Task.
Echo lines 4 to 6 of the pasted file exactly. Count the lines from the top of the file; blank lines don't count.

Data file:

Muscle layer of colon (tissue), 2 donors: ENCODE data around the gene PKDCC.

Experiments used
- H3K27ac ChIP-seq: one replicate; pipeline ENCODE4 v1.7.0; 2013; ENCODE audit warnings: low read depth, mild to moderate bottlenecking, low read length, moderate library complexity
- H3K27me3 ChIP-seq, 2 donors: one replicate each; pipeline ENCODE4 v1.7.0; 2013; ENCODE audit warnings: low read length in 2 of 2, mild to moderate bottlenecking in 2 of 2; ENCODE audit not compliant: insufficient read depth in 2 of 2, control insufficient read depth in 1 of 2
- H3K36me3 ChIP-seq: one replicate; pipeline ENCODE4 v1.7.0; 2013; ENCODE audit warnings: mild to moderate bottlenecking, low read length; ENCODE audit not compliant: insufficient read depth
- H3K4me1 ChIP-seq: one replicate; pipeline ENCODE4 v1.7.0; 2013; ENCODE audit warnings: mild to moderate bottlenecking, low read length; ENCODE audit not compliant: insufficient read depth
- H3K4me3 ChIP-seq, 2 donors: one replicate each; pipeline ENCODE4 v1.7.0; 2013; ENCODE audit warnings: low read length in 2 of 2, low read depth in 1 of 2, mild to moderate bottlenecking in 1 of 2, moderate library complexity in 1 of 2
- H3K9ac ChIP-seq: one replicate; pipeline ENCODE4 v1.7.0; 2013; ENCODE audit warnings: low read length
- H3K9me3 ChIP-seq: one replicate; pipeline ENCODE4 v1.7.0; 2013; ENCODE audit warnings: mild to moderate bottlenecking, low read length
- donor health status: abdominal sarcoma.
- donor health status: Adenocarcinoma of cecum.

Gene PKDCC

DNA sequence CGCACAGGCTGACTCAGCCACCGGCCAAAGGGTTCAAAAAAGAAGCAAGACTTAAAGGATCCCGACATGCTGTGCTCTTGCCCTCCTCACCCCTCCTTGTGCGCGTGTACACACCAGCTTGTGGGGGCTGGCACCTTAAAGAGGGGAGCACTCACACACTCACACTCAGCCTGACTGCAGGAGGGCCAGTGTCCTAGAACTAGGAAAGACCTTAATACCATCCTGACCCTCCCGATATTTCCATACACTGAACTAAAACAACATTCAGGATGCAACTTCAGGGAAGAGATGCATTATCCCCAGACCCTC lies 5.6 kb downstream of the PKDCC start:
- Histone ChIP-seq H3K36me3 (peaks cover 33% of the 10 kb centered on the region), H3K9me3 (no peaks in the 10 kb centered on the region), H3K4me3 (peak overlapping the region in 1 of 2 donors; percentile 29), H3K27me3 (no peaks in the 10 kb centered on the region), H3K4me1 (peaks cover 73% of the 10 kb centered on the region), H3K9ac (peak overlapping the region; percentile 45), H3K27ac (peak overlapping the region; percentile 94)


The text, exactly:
- H3K27me3 ChIP-seq, 2 donors: one replicate each; pipeline ENCODE4 v1.7.0; 2013; ENCODE audit warnings: low read length in 2 of 2, mild to moderate bottlenecking in 2 of 2; ENCODE audit not compliant: insufficient read depth in 2 of 2, control insufficient read depth in 1 of 2
- H3K36me3 ChIP-seq: one replicate; pipeline ENCODE4 v1.7.0; 2013; ENCODE audit warnings: mild to moderate bottlenecking, low read length; ENCODE audit not compliant: insufficient read depth
- H3K4me1 ChIP-seq: one replicate; pipeline ENCODE4 v1.7.0; 2013; ENCODE audit warnings: mild to moderate bottlenecking, low read length; ENCODE audit not compliant: insufficient read depth